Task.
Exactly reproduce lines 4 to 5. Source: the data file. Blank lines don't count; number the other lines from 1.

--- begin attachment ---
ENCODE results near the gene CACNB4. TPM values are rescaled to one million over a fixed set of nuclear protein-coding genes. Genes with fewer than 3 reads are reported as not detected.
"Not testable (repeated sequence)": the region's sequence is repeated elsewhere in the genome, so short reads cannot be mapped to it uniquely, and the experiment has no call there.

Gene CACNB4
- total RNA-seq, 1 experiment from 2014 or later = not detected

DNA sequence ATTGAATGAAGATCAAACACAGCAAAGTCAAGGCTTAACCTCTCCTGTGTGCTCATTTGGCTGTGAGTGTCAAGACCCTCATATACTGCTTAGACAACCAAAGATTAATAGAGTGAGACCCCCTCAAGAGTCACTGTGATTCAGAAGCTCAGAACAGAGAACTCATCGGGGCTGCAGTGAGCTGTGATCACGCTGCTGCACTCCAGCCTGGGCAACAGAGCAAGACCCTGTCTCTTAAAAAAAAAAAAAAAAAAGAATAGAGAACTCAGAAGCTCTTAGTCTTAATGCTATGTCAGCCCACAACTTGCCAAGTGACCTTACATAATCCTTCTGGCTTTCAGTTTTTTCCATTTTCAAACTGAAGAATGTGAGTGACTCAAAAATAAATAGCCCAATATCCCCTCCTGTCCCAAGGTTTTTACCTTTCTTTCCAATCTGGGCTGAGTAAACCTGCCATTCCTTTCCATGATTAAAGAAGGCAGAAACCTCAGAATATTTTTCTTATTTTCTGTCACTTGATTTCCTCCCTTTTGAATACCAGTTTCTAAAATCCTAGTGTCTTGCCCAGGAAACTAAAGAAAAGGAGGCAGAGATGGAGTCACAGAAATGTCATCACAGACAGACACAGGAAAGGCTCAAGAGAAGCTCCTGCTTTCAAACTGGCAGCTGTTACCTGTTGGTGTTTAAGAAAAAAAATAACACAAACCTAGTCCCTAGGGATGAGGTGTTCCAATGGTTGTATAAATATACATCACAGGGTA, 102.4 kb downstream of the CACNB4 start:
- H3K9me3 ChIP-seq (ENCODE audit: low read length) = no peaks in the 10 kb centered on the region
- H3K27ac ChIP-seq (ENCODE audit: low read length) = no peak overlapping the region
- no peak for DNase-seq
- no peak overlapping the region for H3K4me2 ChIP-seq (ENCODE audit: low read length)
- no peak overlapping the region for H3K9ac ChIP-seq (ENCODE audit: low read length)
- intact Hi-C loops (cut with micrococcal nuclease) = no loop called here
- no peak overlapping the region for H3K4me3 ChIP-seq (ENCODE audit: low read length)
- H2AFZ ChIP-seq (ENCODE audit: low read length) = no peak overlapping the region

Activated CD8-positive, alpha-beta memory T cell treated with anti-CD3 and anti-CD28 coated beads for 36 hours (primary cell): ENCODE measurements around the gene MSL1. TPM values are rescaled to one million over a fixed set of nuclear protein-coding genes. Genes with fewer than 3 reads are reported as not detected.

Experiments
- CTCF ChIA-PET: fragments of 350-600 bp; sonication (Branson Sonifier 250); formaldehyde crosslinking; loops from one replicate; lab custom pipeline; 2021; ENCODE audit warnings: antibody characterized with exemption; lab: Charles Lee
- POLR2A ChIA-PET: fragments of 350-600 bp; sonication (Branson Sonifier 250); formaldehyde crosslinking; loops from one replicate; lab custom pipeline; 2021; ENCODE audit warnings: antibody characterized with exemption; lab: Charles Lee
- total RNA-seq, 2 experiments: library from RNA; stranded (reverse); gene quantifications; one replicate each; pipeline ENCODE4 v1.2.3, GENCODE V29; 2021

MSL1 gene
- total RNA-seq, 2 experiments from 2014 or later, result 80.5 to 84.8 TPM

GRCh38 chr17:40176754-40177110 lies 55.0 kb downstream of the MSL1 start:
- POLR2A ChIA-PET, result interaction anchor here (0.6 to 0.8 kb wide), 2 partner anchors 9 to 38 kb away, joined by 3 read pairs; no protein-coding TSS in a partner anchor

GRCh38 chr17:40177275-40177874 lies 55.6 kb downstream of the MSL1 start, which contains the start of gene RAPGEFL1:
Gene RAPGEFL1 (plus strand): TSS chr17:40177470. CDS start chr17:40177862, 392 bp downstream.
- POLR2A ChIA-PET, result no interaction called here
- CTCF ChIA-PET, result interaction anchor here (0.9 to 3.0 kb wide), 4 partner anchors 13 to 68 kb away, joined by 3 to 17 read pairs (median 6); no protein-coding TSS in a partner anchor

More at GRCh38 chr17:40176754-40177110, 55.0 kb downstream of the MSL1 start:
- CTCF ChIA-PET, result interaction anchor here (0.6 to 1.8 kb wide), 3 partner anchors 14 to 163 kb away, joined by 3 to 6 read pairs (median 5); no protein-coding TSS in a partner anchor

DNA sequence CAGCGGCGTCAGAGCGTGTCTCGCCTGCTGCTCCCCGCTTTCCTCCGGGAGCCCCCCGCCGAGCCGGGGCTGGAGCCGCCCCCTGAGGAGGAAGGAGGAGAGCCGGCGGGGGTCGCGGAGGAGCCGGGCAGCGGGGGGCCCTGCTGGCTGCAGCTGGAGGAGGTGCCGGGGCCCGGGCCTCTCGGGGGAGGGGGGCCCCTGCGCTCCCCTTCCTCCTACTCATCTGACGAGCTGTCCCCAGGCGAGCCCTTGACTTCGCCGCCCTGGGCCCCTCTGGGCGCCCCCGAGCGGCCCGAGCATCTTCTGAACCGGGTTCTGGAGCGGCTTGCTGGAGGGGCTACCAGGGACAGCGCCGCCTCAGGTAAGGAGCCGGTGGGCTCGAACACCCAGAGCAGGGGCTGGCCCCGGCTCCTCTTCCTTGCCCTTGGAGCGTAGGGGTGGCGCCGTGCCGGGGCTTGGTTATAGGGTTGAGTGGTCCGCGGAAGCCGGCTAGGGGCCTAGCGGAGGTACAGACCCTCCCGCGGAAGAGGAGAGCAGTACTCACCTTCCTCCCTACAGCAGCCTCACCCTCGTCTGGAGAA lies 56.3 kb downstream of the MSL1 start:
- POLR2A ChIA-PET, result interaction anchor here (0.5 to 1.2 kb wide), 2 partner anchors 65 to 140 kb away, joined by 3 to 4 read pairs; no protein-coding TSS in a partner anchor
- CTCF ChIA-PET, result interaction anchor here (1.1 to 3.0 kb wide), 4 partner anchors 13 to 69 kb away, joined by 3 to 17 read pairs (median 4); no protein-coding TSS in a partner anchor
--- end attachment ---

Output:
- total RNA-seq, 1 experiment from 2014 or later = not detected

DNA sequence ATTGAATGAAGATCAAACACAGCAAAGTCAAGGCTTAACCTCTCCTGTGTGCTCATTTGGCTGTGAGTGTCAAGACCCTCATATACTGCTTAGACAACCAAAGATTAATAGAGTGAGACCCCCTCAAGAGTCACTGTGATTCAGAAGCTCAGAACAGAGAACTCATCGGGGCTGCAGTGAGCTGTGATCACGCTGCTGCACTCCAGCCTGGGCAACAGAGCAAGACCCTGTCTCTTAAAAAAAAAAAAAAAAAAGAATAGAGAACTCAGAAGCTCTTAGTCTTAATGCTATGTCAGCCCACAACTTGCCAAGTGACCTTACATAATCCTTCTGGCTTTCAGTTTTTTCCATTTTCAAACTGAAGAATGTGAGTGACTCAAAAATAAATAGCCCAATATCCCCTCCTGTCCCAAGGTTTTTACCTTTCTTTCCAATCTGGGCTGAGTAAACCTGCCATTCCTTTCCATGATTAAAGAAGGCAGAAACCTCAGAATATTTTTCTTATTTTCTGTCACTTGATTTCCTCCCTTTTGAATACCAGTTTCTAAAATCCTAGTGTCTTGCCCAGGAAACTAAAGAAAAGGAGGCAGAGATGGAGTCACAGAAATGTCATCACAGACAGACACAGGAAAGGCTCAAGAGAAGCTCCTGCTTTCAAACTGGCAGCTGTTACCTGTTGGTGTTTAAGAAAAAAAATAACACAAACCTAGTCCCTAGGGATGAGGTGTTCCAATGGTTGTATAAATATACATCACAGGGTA, 102.4 kb downstream of the CACNB4 start: